This a collection of almost everything including stories, lessons, short quotes which I will keep updating often.
Feel free to jump anywhere,
3 big stages of life:
- You are learning from others. You are dependent on others. You are a kid.
- You are working. Others are dependent on you. You are trying to be successful.
- Others are successful without you.
The things we are striving for are just the bait. Struggling to get them is what forces us to evolve. The hardest step in bringing an idea to life―breaking it into five substeps.
- Goals: Know your goals and run after them.
- Problems : Encounter the problems that stand in the way of getting to your goals.
- Diagnosis: Diagnose problems to get at their root causes. Don’t jump to solutions.
- Design: Design a plan to eliminate the problems.
- Do It: Execute those designs. Pushing yourself to do what’s necessary to reach your goal.
The key to our(Bridgewater Associates) success is the idea of meritocratic way in which there is meaningful work and meaningful relationships through radical truth and radical transperancy so we could have thoughtful disagreements and we could get pass this disagreements and to then move on.
To have an idea meritocracy:
- Put your thoughts on the table
- Have thoughtful agreement
- Abide by the agreed-upon ways of getting past disappointments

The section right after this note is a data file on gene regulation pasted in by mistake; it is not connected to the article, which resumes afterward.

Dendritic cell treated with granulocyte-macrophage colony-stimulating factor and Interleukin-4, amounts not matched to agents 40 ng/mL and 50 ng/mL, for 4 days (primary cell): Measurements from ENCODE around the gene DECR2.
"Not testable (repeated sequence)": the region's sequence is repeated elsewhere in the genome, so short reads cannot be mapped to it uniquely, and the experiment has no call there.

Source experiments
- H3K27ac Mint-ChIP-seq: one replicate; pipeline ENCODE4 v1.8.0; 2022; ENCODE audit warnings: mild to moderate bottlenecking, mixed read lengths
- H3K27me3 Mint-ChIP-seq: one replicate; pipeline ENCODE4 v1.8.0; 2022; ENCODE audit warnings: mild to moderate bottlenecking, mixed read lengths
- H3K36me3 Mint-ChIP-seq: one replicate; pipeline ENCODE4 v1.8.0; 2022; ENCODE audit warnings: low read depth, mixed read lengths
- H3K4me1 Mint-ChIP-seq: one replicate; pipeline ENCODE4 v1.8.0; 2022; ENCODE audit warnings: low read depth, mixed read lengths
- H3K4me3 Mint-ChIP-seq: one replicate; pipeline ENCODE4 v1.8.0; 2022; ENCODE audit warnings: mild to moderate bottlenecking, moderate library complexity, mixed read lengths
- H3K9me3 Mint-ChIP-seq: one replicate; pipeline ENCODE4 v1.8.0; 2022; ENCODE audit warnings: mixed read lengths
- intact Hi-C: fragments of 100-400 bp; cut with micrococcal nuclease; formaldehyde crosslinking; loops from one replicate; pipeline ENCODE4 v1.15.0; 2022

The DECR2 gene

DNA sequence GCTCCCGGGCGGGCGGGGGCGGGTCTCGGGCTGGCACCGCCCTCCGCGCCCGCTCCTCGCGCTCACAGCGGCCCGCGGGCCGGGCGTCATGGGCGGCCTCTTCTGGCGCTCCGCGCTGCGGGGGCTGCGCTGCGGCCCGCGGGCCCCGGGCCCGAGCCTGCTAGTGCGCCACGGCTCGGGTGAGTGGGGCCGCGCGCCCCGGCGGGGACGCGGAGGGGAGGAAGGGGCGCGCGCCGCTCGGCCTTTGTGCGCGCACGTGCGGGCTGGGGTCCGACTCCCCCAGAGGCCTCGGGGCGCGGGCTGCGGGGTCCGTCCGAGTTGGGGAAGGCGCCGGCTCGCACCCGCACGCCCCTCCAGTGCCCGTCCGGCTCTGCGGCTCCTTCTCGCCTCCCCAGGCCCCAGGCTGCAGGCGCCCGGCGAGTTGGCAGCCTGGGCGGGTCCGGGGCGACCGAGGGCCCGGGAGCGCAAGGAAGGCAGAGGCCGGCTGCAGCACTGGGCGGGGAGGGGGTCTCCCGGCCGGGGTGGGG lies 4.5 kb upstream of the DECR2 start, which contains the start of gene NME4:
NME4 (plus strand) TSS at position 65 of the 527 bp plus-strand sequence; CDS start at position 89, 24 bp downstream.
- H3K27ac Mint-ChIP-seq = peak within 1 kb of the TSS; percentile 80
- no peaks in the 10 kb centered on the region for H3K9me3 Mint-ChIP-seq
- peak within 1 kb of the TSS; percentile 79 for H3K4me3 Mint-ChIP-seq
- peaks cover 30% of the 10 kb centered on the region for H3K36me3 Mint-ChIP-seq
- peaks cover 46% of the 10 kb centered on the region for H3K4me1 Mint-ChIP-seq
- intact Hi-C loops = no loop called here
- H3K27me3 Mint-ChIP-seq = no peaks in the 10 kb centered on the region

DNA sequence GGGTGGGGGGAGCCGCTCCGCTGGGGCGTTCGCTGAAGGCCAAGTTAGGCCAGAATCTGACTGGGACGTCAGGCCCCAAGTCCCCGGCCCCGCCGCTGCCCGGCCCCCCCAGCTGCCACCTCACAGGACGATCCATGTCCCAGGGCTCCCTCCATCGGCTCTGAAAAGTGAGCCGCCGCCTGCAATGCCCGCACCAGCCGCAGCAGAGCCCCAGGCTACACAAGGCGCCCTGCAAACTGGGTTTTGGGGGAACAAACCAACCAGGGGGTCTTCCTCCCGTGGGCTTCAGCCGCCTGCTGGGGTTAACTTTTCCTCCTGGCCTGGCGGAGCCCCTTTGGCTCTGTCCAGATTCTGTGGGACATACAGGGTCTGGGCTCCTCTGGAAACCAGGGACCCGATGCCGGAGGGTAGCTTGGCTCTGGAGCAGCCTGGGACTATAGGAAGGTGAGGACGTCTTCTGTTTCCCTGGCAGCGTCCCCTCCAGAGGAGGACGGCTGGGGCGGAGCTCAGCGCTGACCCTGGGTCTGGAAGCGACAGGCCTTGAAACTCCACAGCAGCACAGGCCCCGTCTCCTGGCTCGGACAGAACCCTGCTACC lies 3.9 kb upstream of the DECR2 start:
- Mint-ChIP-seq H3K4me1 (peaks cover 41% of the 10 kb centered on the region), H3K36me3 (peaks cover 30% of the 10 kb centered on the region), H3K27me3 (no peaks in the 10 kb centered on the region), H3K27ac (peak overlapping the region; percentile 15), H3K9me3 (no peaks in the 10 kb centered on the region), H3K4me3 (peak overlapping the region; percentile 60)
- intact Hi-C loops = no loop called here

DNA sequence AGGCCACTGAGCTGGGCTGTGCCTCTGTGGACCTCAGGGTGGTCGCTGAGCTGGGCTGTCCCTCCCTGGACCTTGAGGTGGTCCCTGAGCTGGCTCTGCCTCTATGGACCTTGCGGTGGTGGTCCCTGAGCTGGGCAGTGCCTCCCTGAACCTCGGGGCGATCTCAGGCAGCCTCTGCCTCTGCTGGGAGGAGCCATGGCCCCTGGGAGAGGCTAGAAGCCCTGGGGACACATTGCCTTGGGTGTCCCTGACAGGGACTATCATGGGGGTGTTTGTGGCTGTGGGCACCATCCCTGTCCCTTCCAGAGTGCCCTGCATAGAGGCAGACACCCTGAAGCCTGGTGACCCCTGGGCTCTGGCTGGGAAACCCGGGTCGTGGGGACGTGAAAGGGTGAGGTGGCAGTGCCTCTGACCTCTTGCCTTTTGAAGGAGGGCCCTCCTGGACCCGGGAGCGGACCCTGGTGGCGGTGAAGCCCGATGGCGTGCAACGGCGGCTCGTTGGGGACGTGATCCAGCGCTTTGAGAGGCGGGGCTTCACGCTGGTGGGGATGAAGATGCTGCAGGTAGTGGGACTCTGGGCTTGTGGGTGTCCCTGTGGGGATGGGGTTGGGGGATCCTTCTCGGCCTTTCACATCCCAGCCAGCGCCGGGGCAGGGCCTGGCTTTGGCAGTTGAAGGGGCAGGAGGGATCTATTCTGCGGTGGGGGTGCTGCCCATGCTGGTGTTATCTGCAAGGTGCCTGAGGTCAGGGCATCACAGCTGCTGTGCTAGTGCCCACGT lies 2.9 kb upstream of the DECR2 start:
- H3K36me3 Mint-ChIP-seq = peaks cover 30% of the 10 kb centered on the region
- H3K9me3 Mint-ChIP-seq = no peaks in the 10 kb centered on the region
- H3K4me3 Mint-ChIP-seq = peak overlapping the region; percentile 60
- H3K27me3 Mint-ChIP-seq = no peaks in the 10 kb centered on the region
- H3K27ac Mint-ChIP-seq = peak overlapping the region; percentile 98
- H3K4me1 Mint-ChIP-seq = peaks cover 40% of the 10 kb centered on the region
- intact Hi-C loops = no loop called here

Never rule out a goal because you think it’s unattainable.Be audacious . There is always a best possible path. Your job is to find it and have the courage to follow it. What you think is attainable is just a function of what you know at that moment. Once you start your pursuit paths you never saw before will emerge.
Working for money is a sought-after path. Working for meaning is the rewarding one.
Transcendental meditation is the best gift I would give to anybody.
An epic-sized failure flips the world right-side up: It propels you to lose interest in money, job titles, and material goods, and to desire meaning and happiness instead.
In order to be successful in market, you need to be an independent thinker who bets against the consensus.
Whenever there is a conflict, I recommend you one level up with the person you are in conflict with or even yourselves, and look and come up with an agreement of how you should be with each other.
9 common-sense rules for getting the most out of meetings :
- Make it clear who is directing the meeting and who it is meant to serve.
- Make clear what type of communication you are going to have in light of the objectives and priorities.
- Lead the discussion by being assertive and open-minded.